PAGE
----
© Mariusz Bugno

As liner operators become desperate for ships, charter rates have hit the $150,000/day mark.

Maersk Line has agreed to pay this to charter Taiwanese regional carrier TS Lines’ 7,000 teu newbuilding Kota Valparaiso for three months.

Just two weeks ago, CMA CGM chartered its sister vessel, Kota Callao, for $100,000/day, itself a record, then. After being employed by CMA CGM and Maersk, they will begin a long-term charter with Pacific International Lines. Last month, CMA CGM took another of TS Lines’ 7,000 teu ships, TS Dubai, for $80,000/day for three to four months.

TS Lines commissioned the ships from Shanghai Waigaoqiao Shipbuilding during the Covid-induced peak, intending to expand into long-haul routes. However, when the market corrected last year, some of the vessels were chartered-out.

Maersk and CMA CGM could assign the vessels to their Asia-South America services, where rates have hit near two-year highs.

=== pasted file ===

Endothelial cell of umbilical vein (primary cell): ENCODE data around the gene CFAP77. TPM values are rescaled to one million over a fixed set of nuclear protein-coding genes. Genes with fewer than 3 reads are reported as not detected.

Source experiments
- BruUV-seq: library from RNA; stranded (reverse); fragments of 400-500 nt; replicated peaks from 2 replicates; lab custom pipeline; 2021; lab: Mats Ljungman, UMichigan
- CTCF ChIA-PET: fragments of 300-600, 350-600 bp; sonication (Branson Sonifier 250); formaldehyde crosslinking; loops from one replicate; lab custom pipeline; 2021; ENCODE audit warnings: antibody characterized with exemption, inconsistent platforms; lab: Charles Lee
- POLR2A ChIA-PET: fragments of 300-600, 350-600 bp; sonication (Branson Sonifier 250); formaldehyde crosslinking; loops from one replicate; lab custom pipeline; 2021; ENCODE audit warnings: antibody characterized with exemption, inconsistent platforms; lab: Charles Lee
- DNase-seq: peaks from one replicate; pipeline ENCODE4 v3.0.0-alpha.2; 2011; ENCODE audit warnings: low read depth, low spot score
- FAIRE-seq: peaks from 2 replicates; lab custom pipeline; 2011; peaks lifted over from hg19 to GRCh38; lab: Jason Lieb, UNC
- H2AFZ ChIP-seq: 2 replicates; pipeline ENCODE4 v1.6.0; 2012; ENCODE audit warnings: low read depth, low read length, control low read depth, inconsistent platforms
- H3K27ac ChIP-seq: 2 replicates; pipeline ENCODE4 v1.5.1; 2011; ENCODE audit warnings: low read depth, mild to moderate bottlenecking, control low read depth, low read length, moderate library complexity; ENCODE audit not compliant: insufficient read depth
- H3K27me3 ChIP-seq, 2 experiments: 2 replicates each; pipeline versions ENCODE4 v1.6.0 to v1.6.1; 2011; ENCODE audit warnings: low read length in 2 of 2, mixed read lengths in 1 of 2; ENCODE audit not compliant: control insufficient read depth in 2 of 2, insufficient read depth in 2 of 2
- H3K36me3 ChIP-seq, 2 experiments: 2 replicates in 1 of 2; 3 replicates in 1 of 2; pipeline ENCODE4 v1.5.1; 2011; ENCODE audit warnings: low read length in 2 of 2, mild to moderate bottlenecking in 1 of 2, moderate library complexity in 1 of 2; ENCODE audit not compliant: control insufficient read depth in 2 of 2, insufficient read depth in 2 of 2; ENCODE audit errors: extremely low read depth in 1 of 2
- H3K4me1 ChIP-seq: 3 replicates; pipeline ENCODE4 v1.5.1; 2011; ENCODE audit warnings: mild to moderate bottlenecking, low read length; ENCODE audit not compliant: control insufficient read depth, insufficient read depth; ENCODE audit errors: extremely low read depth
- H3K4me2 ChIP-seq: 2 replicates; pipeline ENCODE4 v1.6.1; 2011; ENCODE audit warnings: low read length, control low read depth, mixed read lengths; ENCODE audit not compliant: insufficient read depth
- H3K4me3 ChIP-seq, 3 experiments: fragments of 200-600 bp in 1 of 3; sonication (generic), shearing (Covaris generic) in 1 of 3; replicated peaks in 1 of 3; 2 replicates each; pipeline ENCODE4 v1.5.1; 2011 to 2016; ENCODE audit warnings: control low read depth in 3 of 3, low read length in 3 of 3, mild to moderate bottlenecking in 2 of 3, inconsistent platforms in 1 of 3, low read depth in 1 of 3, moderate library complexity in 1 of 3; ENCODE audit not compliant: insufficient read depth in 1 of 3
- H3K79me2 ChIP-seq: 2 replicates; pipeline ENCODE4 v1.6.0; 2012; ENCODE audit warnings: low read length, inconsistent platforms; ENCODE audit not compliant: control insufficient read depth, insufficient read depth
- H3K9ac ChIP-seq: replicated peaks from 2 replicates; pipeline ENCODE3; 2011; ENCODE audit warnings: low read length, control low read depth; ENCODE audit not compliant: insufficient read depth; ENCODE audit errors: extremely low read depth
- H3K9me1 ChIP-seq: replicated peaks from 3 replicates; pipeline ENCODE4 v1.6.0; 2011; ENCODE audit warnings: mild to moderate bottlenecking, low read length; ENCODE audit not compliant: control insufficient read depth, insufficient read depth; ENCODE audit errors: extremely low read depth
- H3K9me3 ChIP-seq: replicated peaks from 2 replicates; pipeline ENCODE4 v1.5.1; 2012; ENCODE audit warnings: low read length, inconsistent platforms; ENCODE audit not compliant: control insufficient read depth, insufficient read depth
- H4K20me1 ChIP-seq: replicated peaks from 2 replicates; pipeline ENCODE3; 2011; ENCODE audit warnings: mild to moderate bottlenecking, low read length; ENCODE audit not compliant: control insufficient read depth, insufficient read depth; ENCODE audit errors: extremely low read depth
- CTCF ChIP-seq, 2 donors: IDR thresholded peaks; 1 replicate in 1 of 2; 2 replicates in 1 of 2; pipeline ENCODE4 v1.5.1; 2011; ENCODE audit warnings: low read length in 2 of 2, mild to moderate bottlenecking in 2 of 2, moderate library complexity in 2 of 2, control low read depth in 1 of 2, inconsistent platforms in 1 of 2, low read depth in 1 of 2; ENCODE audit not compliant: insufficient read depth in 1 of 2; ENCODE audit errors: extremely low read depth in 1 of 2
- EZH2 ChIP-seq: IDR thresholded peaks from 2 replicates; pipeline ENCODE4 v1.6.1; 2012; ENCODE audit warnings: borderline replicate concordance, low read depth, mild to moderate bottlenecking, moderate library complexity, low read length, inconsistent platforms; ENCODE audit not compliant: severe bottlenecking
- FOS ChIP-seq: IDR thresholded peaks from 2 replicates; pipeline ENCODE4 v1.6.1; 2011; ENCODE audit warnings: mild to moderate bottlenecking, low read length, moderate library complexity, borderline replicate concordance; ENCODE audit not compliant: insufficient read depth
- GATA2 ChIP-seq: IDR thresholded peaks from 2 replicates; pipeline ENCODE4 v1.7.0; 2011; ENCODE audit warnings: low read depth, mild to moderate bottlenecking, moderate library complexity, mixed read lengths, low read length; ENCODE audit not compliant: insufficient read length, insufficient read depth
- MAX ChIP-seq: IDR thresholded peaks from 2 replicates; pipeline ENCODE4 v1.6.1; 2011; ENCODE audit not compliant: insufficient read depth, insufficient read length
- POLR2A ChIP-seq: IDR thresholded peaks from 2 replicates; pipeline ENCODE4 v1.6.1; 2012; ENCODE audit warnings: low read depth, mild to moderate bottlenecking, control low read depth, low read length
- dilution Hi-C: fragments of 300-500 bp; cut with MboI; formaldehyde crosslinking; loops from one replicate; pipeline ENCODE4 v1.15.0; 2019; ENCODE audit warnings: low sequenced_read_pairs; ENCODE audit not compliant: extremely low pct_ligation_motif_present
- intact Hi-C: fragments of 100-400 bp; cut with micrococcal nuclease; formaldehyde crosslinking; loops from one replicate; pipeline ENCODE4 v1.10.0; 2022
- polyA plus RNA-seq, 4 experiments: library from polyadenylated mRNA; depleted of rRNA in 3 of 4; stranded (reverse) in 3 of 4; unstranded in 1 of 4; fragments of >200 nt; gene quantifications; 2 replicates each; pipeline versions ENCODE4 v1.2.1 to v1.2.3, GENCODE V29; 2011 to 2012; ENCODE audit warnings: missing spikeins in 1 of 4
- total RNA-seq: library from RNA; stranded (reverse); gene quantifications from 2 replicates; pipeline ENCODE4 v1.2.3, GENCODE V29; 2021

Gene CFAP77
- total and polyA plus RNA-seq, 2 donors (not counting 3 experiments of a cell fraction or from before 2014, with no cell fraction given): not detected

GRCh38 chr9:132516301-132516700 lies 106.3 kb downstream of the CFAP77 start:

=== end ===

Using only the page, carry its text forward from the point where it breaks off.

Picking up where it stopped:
Meanwhile, Linerlytica said today the 1.62m teu of newbuildings delivered so far this year had been fully absorbed by the market, after the Red Sea crisis caused operators to divert round the Cape of Good Hope, effectively removing more than 1.6m teu from the market since December.

The consultancy said: “There remains a shortage of ships globally, with freight and charter rates continuing to surge ahead as the market enters the traditional summer peak season. Overall, charter rates continue to set new benchmark highs across all size segments, with fixture periods also rising in tandem. Carriers are forced to pay substantial premiums on shorter-term charters.”

Logistical bottlenecks are another factor in the tight vessel availability. Linerlytica estimated that the recent increase in port congestion has taken out a further 500,000 teu from circulation, as the active fleet currently stands at just over 25m teu, below the 25.5m teu at its December peak.

Global port congestion remains elevated with the situation at South-east Asian hubs, particularly Singapore and Port Klang, remaining challenging. Last week, there was 2.5m teu of ships queueing for berths worldwide, accounting for 8.4% of the global fleet. Anmd the bunching of ships arriving from Asia has caused more berthing delays in northern Europe, particularly Rotterdam.


Check out this clip of Container xChange’s Christian Roeloffs, on what happens to the box order surge if Suez re-opens

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